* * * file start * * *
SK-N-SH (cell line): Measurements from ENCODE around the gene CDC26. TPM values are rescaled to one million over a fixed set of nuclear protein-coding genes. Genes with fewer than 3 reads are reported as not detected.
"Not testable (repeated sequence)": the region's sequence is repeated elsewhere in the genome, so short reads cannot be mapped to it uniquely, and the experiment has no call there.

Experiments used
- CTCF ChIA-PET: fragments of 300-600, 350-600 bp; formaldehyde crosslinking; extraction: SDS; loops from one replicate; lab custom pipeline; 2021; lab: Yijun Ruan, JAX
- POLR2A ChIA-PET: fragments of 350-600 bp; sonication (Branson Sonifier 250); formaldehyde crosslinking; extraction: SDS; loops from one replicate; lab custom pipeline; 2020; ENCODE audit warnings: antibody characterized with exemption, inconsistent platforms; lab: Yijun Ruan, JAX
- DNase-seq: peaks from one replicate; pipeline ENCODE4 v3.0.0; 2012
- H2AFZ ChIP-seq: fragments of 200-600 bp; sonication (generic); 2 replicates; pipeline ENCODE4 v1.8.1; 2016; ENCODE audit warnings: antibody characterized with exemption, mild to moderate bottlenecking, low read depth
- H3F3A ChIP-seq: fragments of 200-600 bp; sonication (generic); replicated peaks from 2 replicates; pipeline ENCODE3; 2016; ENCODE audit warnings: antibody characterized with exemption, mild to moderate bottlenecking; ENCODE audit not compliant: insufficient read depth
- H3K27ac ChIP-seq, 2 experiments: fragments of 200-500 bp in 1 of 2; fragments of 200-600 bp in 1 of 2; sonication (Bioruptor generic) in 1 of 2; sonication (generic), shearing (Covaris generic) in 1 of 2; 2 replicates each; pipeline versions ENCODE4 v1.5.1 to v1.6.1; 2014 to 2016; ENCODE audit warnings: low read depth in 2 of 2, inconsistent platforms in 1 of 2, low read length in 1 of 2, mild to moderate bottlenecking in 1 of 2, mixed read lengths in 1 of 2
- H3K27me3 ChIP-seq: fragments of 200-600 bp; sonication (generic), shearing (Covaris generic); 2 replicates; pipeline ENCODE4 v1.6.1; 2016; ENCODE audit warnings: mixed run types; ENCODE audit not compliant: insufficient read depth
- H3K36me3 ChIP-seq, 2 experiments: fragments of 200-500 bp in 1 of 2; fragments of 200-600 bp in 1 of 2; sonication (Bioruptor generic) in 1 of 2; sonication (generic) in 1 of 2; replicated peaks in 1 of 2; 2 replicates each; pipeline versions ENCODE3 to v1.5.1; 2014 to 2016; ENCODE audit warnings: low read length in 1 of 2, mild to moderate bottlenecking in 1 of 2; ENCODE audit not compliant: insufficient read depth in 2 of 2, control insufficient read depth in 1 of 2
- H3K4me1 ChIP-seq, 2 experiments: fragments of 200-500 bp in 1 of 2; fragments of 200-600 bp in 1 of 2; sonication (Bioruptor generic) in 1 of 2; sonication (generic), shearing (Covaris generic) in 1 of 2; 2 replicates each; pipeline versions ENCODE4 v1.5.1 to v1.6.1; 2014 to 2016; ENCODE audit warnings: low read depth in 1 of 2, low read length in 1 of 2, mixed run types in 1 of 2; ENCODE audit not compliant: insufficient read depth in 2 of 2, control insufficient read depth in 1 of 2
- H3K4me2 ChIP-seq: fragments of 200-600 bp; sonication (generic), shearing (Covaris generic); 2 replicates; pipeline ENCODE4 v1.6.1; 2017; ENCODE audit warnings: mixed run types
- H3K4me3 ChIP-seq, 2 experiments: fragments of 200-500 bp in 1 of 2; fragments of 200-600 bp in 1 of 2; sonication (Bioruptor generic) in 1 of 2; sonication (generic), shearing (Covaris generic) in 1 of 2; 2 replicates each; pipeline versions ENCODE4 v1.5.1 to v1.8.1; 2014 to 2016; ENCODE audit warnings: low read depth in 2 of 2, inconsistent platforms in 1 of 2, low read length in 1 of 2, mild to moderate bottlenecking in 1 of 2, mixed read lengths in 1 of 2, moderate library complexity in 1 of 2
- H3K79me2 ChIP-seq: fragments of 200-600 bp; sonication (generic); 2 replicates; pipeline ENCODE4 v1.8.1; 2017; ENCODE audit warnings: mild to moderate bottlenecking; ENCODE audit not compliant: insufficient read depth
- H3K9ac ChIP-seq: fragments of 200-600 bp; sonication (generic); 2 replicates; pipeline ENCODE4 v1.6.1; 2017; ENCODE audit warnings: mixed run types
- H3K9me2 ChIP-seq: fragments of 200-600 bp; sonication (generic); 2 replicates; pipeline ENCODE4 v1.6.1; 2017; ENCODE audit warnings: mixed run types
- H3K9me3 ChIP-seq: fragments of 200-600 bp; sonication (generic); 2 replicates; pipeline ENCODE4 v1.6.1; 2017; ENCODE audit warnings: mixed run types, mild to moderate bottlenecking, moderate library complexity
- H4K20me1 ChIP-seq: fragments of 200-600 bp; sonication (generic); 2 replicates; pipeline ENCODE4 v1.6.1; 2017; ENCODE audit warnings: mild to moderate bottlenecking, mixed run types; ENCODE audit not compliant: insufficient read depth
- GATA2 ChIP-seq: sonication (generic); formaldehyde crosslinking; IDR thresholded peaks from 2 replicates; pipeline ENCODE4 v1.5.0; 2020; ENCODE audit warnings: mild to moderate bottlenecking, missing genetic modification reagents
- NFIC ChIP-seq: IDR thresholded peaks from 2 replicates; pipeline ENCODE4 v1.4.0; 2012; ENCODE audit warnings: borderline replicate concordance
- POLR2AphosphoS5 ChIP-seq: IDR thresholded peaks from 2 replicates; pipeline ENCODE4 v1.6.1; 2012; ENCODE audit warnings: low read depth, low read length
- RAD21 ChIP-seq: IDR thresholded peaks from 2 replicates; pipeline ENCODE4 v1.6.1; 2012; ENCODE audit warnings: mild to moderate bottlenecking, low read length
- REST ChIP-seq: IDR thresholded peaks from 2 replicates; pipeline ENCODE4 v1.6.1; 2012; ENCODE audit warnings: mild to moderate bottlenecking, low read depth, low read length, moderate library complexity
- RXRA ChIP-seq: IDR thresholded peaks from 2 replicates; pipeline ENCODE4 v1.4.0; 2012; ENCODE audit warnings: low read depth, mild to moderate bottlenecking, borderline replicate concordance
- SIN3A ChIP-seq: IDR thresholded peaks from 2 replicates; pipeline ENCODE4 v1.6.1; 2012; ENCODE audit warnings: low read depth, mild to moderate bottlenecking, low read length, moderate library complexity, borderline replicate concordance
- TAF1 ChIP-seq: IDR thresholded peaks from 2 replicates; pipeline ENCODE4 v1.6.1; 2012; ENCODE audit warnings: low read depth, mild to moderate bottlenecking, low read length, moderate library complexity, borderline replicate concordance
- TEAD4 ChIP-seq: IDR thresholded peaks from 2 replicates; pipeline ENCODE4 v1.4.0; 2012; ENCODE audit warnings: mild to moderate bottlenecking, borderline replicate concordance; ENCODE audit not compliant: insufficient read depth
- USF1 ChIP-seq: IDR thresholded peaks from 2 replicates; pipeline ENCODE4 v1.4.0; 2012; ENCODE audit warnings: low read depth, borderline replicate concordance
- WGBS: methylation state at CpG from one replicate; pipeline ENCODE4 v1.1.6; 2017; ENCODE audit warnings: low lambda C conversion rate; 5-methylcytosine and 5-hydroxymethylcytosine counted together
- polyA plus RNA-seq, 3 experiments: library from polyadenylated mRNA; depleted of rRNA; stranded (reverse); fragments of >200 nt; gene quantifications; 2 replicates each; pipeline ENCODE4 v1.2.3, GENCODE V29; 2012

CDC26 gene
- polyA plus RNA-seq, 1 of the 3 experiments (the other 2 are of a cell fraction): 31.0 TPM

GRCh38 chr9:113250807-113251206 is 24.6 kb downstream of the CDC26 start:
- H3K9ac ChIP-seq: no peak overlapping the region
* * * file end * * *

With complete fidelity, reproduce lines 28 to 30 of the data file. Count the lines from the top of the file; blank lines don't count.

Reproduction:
- TEAD4 ChIP-seq: IDR thresholded peaks from 2 replicates; pipeline ENCODE4 v1.4.0; 2012; ENCODE audit warnings: mild to moderate bottlenecking, borderline replicate concordance; ENCODE audit not compliant: insufficient read depth
- USF1 ChIP-seq: IDR thresholded peaks from 2 replicates; pipeline ENCODE4 v1.4.0; 2012; ENCODE audit warnings: low read depth, borderline replicate concordance
- WGBS: methylation state at CpG from one replicate; pipeline ENCODE4 v1.1.6; 2017; ENCODE audit warnings: low lambda C conversion rate; 5-methylcytosine and 5-hydroxymethylcytosine counted together